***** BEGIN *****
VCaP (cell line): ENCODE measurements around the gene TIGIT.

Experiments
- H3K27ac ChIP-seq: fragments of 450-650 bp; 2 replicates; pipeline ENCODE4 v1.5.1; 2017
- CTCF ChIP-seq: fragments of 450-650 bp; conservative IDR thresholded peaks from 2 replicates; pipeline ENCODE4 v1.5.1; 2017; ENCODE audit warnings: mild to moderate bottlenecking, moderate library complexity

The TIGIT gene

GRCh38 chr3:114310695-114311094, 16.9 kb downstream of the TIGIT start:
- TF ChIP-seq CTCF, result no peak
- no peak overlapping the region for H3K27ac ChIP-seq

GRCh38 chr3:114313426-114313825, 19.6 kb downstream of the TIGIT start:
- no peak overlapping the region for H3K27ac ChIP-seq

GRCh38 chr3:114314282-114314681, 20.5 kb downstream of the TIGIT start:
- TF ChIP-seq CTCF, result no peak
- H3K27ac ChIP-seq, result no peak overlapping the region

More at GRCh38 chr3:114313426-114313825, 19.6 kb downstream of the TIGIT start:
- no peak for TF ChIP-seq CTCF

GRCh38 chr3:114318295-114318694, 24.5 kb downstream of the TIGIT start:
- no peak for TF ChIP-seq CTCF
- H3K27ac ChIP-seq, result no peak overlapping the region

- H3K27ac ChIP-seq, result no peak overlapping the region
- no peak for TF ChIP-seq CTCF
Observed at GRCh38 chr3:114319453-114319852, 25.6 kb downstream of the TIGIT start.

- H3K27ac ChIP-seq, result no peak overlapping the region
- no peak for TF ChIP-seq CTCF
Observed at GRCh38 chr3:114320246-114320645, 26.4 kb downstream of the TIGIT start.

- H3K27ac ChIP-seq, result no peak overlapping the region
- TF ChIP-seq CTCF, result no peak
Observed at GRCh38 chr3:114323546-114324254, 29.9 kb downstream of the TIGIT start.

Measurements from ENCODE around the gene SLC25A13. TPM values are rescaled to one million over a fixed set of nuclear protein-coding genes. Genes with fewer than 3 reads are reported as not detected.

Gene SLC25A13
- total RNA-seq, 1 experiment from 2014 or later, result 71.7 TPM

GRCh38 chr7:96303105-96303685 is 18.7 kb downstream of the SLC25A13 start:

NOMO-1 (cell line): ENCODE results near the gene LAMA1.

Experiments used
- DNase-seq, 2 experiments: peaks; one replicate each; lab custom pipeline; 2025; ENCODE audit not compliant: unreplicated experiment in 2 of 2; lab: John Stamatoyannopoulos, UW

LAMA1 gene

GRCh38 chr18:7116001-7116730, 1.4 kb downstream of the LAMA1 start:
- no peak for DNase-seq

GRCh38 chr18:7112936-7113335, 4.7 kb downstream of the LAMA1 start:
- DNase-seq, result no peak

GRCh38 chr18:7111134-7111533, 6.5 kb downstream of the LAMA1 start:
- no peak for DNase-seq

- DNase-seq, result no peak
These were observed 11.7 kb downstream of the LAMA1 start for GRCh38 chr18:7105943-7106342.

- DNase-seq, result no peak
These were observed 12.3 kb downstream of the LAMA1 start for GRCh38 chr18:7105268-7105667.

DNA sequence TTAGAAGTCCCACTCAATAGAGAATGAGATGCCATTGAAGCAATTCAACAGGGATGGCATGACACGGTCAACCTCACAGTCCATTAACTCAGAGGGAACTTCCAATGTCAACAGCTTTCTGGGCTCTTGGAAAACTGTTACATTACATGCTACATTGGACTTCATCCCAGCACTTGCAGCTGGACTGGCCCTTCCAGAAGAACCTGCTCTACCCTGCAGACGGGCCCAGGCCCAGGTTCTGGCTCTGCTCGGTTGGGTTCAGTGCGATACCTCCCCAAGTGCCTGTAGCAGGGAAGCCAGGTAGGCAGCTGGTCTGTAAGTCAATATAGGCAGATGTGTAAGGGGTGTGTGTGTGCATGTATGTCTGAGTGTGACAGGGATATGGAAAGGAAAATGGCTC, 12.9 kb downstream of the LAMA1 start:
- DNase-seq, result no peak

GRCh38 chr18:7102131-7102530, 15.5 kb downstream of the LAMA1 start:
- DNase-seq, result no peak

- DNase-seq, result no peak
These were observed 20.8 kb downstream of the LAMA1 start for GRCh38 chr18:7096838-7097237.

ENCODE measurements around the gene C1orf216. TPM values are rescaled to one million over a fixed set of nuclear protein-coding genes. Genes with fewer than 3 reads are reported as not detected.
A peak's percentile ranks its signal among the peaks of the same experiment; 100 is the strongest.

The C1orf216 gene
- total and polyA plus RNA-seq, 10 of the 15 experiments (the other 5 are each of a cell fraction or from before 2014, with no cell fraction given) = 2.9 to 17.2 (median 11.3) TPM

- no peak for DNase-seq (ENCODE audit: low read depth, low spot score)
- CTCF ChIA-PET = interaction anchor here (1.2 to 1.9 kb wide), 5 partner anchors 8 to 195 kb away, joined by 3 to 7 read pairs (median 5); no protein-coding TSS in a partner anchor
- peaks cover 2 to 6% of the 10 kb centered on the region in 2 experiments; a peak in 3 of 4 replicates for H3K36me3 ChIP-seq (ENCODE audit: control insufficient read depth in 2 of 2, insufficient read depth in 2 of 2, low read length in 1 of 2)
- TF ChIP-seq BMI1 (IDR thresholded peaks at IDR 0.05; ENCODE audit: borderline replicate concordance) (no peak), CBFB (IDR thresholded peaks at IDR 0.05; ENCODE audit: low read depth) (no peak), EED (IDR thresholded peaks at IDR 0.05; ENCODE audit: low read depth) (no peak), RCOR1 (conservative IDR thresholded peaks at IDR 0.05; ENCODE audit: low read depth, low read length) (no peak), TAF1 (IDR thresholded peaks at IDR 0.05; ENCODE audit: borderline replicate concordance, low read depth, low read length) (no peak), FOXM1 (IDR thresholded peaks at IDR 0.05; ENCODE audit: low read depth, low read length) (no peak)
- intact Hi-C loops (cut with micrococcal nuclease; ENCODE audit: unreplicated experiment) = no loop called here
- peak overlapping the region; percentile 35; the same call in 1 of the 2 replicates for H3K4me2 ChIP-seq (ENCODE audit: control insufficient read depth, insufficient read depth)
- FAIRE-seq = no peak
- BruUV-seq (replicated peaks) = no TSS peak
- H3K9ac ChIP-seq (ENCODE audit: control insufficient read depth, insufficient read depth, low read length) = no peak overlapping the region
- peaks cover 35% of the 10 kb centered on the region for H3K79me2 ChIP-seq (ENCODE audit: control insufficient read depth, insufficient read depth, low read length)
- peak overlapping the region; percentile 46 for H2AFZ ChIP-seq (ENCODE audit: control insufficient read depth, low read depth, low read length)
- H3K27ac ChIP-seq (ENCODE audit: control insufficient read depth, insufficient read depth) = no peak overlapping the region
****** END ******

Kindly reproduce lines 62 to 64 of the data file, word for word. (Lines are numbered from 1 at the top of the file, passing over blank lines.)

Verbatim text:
- FAIRE-seq = no peak
- BruUV-seq (replicated peaks) = no TSS peak
- H3K9ac ChIP-seq (ENCODE audit: control insufficient read depth, insufficient read depth, low read length) = no peak overlapping the region